And the source of this radical change can be very neatly tracked down to the precise midpoint of chapter 3 in verse 10 when Samuel says, “Speak, for your servant is listening.”  Your servant is listening.

Maybe it was the listening that made the difference.  Maybe the reason God’s Word had been rare was not so much because God wasn’t trying to say something but because no one was tuning in, no one was listening.  And just maybe that is true in life more often than not.

Illustration Idea

Language is central to who we are.  We can be touched, moved, stirred, reduced to tears, or deeply angered through words alone.  The invention of the telephone made this clear.  “Reach out and touch someone” used to be an advertising slogan for a phone company.  It was an odd catch-phrase when you think about it because when on the phone, the one thing you cannot literally or physically do is touch the other person (if you could, you would not be on the phone in the first place!).  Yet we’ve all been “touched” while on the phone (or now when we are on Skype or Facetime with someone).  We now know that a person can be touched by words even if you can’t see the person who is speaking them.  We all know that you can be on the phone, unable to see the person on the other end of the line, and yet the words that come through the receiver can melt your heart, break your heart, make your heart skip for joy.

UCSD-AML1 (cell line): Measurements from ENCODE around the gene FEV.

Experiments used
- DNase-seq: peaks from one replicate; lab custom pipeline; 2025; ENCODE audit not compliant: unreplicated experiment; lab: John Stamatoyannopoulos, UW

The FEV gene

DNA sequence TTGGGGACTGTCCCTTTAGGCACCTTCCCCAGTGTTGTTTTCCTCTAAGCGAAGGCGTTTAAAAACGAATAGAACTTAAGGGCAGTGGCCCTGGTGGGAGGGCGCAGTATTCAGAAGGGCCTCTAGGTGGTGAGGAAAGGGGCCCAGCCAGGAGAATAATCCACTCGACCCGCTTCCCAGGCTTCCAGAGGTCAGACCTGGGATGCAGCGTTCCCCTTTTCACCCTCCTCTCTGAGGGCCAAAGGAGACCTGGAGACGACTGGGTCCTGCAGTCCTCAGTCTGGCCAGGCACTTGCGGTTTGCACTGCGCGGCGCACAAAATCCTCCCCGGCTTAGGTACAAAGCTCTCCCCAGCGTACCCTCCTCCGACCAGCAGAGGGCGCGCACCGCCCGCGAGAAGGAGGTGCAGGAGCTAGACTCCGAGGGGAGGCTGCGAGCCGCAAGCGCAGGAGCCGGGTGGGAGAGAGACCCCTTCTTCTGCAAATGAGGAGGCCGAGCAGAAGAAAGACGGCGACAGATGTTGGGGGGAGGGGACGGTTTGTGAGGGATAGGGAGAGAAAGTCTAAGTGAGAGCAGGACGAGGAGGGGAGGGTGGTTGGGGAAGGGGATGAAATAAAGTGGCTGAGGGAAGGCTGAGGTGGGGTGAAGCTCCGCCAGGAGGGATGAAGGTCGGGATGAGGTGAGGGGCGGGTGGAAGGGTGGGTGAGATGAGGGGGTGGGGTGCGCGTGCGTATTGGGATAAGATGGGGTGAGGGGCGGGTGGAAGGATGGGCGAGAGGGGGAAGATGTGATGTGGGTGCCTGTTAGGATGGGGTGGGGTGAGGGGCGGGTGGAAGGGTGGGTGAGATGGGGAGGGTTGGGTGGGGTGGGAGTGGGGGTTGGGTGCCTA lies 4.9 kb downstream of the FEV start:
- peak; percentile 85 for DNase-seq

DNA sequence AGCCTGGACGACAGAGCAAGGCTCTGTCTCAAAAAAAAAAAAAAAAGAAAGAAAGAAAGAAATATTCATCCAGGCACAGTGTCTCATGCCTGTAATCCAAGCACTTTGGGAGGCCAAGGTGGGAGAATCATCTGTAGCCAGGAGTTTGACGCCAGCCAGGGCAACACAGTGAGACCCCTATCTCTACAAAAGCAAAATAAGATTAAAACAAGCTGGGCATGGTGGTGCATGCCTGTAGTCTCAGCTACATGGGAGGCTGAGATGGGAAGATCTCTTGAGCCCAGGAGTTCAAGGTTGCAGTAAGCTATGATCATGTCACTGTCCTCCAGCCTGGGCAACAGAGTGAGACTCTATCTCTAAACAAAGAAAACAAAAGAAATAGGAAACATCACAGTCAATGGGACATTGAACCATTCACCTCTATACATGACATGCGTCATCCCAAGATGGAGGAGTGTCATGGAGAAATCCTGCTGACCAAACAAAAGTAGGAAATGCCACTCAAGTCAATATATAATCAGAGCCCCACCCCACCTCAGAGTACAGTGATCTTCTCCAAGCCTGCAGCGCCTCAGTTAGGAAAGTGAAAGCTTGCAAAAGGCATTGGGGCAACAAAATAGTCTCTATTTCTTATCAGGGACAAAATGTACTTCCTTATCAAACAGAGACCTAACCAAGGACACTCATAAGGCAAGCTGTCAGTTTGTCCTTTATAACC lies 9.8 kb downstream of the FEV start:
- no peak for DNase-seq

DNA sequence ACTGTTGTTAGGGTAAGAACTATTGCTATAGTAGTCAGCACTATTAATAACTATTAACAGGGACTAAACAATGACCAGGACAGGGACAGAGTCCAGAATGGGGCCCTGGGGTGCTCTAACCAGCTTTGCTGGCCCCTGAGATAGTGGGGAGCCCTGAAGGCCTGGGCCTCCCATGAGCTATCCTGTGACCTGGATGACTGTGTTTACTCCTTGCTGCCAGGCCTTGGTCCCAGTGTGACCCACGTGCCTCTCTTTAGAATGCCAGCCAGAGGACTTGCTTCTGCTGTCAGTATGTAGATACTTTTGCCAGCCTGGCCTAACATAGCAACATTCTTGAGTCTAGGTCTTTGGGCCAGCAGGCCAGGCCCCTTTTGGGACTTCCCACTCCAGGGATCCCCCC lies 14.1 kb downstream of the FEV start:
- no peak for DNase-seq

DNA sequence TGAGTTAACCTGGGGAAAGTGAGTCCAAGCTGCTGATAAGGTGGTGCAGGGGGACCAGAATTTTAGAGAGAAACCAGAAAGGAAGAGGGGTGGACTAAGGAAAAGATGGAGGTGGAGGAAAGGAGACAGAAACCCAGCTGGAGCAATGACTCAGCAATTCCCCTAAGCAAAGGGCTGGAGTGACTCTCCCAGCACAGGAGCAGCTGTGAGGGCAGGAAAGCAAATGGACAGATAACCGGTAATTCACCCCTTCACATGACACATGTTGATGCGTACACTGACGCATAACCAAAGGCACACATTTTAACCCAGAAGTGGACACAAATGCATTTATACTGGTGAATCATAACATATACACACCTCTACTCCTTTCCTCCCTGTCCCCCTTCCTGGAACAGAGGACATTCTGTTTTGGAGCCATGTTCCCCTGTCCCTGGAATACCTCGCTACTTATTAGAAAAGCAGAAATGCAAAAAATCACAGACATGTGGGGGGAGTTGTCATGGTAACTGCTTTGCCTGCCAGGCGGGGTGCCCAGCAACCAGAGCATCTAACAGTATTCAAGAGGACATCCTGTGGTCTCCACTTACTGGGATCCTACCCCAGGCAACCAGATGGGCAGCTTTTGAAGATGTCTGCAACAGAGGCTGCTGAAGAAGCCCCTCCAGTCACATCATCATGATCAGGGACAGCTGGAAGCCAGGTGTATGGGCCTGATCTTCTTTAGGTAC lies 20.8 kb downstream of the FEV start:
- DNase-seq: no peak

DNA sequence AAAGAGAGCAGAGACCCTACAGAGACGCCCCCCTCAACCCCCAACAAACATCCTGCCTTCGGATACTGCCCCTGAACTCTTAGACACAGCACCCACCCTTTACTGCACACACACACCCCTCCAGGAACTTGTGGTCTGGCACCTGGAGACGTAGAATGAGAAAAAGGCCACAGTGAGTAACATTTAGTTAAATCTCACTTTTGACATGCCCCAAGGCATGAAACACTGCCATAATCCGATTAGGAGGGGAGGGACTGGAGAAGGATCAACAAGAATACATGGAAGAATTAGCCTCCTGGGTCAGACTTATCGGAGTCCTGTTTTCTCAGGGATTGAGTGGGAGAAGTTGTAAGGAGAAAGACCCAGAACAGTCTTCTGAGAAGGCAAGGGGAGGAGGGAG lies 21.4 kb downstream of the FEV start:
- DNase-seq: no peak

It is said of the great eighteenth-century preacher George Whitfield that he had such a powerful speaking voice that he could make grown men weep and women faint dead away just from how he pronounced the word “Mesopotamia”!  That may be an exaggeration, but we do know the power of words, don’t we?  We know that we can be mesmerized by speech.  And we also know that we can be fundamentally changed by what we hear.  And if that is true in ordinary human discourse, think how this is magnified when we talk about what I Samuel 3 wants to talk about: the Word of the Lord.

“Speak, Lord, your servant is listening.”  And what we may hear in so listening can change the world.